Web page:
• @ArianaGrande I have edited your post using the \ce notation used for chemical equations. For example, write $\ce{A + B -> C}$ to get $\ce{A + B -> C}$. Furthermore, add \text{Input-text-here} on the units you write. Pretty good answer by the way. Apr 29, 2017 at 16:36
• @Ariana Standard conditions usually means a pressure of 1 atm or 1 bar ie 100 kPa (the value in the text is wrong). Feb 15, 2021 at 20:12

Most of the chemistry happens in open containers. Open containers have constant pressure. At constant pressure work is done to carry out the reaction and also to "push" the air up (called as expansion work). This expansion work is $${\Delta PV}$$. Thus some part of the heat leaks as expansion work without being converted into Internal Energy.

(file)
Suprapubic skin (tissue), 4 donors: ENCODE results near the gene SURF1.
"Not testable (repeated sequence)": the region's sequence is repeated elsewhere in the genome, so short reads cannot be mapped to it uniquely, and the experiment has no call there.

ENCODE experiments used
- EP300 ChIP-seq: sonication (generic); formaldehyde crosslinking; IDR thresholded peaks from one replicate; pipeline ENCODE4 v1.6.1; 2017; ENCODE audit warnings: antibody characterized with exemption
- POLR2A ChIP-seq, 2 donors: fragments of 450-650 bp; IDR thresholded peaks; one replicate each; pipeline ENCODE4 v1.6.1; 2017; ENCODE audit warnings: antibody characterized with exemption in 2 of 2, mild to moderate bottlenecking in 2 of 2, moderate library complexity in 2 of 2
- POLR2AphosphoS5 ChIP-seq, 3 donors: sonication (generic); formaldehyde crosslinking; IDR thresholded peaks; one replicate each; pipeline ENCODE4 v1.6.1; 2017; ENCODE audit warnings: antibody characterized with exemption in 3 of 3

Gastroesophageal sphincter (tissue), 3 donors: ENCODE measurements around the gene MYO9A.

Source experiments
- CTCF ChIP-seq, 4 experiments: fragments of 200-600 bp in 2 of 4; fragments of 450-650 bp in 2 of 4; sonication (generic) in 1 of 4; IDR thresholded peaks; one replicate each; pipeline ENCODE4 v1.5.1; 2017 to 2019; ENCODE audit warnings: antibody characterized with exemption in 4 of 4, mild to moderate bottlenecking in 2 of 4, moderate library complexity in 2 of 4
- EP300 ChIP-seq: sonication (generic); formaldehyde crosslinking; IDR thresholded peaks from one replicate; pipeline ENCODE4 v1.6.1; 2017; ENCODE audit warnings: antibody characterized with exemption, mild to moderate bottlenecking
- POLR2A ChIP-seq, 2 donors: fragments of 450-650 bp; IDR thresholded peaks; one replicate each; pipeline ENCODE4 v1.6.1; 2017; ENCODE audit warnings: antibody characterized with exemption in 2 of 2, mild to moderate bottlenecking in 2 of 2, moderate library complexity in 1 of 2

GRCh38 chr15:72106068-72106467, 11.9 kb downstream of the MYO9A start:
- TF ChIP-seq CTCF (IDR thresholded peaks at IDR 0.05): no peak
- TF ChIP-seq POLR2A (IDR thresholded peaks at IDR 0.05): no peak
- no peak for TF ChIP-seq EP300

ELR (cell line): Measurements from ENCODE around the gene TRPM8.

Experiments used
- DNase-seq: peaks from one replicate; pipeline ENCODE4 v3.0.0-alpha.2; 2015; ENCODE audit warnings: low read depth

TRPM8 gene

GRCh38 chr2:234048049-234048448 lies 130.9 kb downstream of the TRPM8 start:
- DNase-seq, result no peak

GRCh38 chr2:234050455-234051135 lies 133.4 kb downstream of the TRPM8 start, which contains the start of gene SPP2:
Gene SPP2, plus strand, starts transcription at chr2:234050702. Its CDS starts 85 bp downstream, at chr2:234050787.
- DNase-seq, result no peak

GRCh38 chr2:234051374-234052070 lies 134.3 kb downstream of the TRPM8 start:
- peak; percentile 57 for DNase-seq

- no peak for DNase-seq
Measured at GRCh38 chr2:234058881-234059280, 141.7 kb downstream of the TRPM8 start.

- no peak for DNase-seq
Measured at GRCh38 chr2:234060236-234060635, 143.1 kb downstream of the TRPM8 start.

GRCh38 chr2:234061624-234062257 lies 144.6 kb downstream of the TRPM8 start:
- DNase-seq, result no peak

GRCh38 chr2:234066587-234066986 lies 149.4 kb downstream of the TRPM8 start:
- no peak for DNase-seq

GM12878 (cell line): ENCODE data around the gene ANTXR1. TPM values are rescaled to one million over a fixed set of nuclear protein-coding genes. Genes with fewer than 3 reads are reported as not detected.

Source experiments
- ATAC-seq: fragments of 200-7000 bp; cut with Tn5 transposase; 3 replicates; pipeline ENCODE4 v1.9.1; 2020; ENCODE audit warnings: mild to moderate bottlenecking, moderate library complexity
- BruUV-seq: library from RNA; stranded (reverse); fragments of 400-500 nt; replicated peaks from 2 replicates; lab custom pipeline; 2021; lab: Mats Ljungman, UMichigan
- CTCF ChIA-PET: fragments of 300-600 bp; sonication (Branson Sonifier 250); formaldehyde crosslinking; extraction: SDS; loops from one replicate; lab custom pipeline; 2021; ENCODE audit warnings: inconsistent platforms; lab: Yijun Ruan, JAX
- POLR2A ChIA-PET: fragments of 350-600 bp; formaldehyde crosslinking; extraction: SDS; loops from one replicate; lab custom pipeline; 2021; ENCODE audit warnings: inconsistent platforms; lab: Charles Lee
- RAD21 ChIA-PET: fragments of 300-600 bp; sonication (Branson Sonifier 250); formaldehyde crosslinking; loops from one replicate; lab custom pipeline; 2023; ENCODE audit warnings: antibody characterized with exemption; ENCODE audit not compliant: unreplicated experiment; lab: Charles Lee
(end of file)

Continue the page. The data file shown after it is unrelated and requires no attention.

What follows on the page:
So we define a new term $${\Delta H ~(Enthalpy) = \Delta U + \Delta PV}$$. It accounts for expansion work and internal energy. As the heat is used only for internal energy and expansion work, Enthalpy is equal to heat supplied. There are various types of enthalpies depending upon Internal Energy is used to do what kind of work.

Phase is something that is uniform in composition and physical state. It is similar to state of matter (solid, liquid and gas), but these is only one state of matter (solid carbon) but there can be many phases (graphite, diamond)

Enthalpy of phase transition